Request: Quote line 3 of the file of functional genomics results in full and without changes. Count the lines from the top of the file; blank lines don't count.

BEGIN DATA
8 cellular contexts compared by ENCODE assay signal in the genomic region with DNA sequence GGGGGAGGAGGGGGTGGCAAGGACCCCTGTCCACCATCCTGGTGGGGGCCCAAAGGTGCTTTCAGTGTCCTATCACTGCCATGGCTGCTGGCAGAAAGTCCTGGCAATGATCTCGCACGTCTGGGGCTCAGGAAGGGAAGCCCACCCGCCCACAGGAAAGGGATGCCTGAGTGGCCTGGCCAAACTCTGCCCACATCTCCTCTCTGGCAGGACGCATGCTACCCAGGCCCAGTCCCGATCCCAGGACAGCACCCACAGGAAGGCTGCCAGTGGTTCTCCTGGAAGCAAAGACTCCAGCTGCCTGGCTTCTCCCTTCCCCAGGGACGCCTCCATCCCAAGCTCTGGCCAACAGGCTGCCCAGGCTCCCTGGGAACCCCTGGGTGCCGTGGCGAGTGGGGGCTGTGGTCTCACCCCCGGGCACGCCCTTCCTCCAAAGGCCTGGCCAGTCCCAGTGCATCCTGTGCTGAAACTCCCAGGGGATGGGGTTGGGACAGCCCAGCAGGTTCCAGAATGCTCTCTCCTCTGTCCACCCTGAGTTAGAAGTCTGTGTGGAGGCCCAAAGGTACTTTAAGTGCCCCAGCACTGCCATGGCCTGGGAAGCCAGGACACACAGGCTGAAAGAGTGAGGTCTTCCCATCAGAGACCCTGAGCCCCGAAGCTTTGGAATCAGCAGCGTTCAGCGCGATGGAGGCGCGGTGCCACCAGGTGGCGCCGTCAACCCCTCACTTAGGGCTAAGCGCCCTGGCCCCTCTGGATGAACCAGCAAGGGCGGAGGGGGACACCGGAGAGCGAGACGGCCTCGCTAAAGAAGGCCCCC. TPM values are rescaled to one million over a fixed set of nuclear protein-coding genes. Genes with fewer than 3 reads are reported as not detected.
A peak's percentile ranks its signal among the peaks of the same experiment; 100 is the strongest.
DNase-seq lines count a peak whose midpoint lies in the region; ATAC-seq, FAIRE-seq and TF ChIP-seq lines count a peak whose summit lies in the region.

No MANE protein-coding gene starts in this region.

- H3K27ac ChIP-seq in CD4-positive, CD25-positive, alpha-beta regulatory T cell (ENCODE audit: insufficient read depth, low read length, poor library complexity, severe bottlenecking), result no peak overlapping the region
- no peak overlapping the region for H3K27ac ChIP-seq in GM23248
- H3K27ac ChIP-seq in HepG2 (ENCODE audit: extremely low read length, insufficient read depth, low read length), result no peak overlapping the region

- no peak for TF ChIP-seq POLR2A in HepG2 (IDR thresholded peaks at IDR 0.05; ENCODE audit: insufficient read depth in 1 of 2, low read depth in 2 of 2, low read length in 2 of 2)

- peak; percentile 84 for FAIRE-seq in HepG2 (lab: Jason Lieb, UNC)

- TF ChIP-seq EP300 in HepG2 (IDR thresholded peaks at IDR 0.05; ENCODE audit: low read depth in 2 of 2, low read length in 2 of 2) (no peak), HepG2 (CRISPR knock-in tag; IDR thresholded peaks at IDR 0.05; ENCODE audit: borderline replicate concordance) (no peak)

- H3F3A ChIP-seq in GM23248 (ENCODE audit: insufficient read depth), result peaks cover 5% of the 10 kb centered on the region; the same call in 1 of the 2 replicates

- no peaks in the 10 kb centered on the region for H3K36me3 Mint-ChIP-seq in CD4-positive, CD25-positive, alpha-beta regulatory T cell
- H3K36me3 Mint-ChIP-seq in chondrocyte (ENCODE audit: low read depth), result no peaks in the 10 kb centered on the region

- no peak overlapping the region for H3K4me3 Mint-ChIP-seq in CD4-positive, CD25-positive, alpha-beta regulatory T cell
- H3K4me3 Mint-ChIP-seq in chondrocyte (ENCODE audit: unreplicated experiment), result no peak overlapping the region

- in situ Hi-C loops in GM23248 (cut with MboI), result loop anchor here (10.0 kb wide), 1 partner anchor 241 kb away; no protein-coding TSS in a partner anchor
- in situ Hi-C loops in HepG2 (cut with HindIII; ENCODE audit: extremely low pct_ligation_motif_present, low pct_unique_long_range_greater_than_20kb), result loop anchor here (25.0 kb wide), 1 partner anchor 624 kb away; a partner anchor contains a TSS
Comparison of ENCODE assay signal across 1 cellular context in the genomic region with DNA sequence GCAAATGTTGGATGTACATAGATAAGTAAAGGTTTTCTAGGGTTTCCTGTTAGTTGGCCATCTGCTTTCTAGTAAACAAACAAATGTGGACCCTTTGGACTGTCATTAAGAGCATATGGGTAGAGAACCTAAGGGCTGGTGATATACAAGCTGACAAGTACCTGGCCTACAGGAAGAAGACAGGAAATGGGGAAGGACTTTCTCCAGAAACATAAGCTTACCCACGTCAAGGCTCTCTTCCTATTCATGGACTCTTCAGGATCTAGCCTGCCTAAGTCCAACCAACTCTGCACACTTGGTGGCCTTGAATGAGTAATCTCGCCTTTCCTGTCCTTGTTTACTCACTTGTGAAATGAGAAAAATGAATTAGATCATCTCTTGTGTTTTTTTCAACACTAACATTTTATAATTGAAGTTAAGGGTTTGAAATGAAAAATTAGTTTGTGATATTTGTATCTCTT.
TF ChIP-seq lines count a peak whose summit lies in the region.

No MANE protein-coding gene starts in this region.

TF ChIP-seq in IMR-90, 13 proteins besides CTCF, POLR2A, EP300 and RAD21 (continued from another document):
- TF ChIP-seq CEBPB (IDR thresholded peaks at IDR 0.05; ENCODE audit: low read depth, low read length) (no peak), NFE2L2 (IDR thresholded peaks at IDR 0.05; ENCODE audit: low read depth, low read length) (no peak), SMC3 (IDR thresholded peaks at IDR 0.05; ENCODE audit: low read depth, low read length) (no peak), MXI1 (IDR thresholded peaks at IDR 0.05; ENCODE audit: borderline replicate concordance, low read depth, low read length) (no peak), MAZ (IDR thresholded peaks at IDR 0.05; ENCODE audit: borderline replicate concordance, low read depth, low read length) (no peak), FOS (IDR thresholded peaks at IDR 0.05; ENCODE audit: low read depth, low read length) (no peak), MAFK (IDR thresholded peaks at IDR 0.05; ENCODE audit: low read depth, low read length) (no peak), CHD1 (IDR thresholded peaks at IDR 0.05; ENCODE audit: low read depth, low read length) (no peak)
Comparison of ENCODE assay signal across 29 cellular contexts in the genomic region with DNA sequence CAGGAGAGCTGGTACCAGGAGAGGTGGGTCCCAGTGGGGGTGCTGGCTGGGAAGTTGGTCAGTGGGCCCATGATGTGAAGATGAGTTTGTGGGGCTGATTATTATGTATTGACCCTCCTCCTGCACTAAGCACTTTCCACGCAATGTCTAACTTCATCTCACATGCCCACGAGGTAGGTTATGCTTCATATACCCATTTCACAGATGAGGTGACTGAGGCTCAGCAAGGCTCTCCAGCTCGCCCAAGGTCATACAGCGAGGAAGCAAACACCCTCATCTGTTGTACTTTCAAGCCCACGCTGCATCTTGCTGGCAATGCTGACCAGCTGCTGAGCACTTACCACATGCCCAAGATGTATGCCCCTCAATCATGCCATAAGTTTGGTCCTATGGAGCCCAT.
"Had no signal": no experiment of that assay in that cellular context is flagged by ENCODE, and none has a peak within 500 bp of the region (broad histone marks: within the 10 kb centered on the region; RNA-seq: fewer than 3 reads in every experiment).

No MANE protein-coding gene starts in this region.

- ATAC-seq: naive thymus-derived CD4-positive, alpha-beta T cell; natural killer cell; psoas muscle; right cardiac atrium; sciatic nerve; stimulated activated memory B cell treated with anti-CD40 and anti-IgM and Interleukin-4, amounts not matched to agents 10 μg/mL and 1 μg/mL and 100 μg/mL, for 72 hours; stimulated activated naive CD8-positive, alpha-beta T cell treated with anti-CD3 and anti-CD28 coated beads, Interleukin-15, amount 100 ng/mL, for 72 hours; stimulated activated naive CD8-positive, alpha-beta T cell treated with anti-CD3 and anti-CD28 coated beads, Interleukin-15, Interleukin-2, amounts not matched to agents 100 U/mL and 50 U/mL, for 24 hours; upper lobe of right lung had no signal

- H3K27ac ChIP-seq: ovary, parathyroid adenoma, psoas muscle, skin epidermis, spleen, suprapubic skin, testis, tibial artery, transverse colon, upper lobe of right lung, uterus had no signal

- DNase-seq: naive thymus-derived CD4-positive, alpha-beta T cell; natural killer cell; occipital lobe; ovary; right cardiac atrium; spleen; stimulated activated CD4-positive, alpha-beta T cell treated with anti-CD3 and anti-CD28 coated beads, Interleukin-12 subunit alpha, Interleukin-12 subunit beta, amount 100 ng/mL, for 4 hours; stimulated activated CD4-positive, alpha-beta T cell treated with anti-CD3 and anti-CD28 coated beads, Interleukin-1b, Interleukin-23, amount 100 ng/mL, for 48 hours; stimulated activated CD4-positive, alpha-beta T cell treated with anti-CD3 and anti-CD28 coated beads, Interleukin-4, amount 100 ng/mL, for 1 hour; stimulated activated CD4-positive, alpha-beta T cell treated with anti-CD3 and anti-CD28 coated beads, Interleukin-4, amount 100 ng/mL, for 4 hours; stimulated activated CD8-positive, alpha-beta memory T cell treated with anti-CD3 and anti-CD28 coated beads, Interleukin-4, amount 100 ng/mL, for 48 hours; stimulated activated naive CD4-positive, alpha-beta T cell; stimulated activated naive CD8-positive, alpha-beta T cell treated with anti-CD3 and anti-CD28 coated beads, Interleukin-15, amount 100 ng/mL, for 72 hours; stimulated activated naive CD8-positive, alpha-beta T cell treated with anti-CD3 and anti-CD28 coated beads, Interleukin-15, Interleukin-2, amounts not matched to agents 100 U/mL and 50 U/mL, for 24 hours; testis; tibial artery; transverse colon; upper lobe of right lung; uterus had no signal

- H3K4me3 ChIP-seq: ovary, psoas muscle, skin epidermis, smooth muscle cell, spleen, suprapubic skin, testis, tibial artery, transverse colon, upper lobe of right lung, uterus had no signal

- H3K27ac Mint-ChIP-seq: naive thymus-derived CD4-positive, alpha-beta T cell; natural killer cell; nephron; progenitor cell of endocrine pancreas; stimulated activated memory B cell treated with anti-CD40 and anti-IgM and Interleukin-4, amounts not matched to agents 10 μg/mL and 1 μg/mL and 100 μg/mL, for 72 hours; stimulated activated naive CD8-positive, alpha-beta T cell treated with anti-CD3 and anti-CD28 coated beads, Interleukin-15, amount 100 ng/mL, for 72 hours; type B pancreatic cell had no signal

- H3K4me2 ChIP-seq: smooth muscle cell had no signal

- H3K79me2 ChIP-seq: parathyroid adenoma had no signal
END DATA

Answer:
DNase-seq lines count a peak whose midpoint lies in the region; ATAC-seq, FAIRE-seq and TF ChIP-seq lines count a peak whose summit lies in the region.